MOHAMMED WAS A TERRORIST, AND IT’S EVERY MUSLIM MANS DREAM OF EMULATING HIS “PROPHET”….QUIT PANDERING AND MAKING EXCUSES FOR THEM…
No simple, single reason for turning to terrorism
‘None of these cases happens in a vacuum’
Some are propelled by deep-seated feelings of disenfranchisement — they’re angry at government and society because they haven’t been able to move up in the world.
Others are well-educated and have good-paying jobs, but commit to terrorism on an intellectual level.
“They see what’s going on in the world and they see what al-Qaeda is selling,” and they buy into the view that the West is subjugating Muslims and Islam, said Andre Gerolymatos, an international security expert at Simon Fraser University in B.C.
In many ways, Gerolymatos said, these individuals are the most dangerous — they know how to access information and have the smarts to, say, put together a bomb.
What causes individuals to act on these feelings varies from person to person, said Fred Burton, a former counterterrorism agent with the U.S. State Department and now vice-president of intelligence at Stratfor, a U.S.-based consulting firm.
Something could come along — such as the loss of a job — that triggers a response, or their actions could just be the result of a “slow boil,” he said. “It’s hard to label any specific reason.”
Canadian law enforcement and intelligence officials allege the three individuals arrested in Ontario this week conspired with individuals or groups at home and abroad — including in Iran, Afghanistan, Dubai and Pakistan — to carry out terrorist activities.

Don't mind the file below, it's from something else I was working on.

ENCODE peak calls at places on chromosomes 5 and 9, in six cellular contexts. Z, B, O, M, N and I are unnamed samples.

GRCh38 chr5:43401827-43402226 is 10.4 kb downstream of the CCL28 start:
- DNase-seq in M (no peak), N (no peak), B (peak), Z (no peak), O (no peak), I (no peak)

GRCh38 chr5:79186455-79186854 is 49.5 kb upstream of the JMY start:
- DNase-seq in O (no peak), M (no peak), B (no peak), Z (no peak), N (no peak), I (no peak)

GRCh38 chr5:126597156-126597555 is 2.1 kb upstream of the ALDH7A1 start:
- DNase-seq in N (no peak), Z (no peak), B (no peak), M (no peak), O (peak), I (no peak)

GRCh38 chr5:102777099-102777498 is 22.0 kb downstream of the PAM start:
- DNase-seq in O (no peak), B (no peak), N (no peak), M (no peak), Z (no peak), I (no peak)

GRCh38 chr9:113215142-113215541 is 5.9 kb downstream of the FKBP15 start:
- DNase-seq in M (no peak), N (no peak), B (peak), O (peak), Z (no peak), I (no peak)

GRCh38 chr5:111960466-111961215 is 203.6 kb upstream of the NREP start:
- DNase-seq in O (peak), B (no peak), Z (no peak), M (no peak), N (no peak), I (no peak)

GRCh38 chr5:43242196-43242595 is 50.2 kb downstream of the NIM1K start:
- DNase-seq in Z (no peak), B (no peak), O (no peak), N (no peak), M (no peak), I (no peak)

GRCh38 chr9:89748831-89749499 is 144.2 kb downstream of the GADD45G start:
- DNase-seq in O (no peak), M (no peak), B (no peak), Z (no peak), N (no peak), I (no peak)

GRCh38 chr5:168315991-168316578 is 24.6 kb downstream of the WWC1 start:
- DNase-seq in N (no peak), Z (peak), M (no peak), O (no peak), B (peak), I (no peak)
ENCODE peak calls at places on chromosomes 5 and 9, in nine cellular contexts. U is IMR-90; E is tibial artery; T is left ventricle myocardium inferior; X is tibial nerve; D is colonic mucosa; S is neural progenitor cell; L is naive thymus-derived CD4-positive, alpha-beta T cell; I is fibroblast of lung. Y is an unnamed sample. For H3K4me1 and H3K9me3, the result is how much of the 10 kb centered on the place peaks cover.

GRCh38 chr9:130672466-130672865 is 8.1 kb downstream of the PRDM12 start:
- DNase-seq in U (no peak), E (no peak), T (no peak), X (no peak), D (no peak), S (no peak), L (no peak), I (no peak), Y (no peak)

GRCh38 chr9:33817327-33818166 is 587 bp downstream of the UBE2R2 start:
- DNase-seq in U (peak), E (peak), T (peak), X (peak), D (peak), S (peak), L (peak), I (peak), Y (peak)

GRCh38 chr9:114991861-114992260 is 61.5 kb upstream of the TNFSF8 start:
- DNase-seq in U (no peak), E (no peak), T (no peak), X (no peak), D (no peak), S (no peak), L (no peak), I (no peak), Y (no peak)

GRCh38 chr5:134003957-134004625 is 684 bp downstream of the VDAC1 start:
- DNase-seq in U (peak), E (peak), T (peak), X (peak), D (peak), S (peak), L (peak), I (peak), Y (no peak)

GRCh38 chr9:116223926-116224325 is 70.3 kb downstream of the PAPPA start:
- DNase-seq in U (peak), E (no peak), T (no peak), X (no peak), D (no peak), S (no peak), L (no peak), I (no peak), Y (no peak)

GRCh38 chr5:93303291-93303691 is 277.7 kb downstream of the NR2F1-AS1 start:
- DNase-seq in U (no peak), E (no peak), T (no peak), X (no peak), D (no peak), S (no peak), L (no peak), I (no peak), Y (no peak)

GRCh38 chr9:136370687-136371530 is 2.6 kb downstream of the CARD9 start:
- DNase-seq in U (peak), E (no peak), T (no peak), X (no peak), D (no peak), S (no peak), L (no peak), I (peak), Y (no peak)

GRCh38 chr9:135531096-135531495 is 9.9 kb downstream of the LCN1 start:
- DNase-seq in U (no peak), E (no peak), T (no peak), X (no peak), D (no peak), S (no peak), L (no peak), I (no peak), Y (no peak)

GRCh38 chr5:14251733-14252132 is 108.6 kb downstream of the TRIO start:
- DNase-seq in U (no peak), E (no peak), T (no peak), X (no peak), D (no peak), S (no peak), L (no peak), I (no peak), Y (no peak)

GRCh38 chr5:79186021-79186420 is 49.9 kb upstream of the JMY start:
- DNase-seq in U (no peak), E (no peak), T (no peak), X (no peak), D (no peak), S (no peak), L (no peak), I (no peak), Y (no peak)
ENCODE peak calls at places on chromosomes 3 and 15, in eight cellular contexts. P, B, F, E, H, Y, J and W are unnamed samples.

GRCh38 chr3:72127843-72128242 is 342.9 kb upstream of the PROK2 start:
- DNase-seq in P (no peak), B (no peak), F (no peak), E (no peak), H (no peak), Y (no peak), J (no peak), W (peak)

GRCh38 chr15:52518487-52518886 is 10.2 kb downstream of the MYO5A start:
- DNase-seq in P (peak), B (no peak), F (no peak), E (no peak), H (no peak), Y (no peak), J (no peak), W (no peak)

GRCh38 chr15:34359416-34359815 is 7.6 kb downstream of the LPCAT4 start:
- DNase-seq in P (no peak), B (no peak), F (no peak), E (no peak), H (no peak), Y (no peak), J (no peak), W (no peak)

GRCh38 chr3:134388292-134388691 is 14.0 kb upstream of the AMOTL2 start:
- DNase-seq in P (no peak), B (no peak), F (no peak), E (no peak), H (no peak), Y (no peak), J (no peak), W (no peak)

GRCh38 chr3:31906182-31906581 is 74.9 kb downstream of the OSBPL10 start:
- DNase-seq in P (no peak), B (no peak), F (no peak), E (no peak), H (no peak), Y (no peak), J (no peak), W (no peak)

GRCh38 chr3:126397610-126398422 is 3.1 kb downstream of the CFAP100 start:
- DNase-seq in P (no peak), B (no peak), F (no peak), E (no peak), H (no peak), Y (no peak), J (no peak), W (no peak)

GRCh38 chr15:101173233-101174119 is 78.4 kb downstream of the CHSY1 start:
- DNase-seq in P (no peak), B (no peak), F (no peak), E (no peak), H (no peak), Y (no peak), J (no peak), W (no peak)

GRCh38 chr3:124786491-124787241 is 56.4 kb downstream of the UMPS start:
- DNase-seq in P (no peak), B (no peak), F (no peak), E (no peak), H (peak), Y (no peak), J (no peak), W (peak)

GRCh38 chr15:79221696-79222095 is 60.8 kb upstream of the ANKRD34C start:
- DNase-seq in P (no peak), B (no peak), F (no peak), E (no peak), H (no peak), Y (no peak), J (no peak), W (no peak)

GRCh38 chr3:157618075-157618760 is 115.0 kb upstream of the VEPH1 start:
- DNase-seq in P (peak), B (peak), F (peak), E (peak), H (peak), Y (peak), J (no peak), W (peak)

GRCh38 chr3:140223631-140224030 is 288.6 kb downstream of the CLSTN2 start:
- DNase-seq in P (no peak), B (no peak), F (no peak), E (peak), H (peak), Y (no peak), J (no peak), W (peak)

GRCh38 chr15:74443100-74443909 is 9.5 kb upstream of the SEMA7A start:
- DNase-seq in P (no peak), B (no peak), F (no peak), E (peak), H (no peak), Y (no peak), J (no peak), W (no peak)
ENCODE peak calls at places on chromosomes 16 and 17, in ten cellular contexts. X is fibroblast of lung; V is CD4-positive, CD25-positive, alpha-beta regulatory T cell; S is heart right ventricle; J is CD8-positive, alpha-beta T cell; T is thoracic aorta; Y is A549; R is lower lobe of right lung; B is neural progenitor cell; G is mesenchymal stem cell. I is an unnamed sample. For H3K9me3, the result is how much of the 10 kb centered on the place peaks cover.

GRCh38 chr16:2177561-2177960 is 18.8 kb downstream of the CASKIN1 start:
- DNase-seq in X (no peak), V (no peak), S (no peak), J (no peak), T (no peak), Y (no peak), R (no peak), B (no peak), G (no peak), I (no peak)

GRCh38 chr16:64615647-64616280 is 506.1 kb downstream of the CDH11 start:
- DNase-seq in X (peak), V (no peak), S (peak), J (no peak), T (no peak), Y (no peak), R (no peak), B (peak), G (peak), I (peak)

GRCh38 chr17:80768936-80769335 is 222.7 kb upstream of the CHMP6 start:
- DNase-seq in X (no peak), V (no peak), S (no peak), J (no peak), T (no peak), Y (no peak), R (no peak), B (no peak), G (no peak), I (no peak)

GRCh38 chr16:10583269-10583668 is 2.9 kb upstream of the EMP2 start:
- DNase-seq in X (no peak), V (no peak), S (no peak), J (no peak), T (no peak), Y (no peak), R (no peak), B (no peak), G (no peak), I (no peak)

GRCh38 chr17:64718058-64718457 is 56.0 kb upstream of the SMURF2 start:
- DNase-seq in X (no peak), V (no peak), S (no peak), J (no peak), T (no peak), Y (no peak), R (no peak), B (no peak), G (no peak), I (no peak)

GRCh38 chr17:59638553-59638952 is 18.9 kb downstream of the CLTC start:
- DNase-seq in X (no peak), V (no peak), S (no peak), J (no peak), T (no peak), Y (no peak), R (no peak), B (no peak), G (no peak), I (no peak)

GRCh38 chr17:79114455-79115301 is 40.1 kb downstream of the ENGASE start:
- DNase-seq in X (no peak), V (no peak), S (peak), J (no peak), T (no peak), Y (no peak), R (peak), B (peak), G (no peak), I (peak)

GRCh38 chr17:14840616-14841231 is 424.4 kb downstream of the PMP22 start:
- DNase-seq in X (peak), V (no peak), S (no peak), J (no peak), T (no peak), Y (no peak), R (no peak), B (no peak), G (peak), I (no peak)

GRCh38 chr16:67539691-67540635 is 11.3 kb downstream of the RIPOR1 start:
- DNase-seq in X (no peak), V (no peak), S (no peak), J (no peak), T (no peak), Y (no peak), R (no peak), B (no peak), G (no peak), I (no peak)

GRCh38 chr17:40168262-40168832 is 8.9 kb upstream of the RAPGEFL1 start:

Authorities said they seized from the group schematics, videos, drawings and books outlining the construction of improvised explosive devices. One member of the group had 50 electronic circuit boards designed to detonate such devices remotely.
Authorities said they decided to move in and make the arrests now because they believed the suspects were taking part in plans to finance attacks against coalition forces in Afghanistan.
“The threat of terrorism is very real,” said Rayond Boisvert, assistant director of the Canadian Security Intelligence Service. “Canada is not immune.”
Burton said the Canadian arrests are probably linked to investigations happening in other countries, such as the United States or Britain, and will likely spawn other investigations.
“None of these cases happen in a vacuum,” he said.
Burton said the fact that one of the suspects — Khurram Syed Sher — is a medical doctor and also appeared as a contestant on Canadian Idol does not surprise him. Terrorism suspects are often well-integrated into the societies in which they live. “You can’t pigeonhole them,” he said.
Testifying before a House of Commons committee earlier this year, Richard Fadden, the director of the Canadian Security Intelligence Service, said the agency was investigating more than 200 individuals in Canada for terrorism-related activities.
Of concern, he said, were individuals who are second-or third-generation Canadians, but who have strong links to homelands that are “in distress, are failed states, or that harbour terrorist groups.”
For whatever reason, some of these individuals have become disenchanted with Canada and have engaged in plots to commit violence in Canada or overseas.
“That’s the most worrisome part, I think, of our work today,” Fadden said. “It’s the people who have been in this country for quite a while who are rejecting the very essence of what we are in Canada.”
David Harris, a former CSIS analyst and director of the international and terrorist intelligence program at Insignis, an Ottawa consulting firm, said it’s time for leaders to rethink Canada’s relatively open immigration policies.
“We’ve got to be unembarrassed with saying maybe we’ve got to have a moratorium,” he said. “If people come in great numbers from jurisdictions that narrowly despise liberal democratic countries and values, you might well have a problem in the making. You generally don’t put out the welcome mat to your enemy.”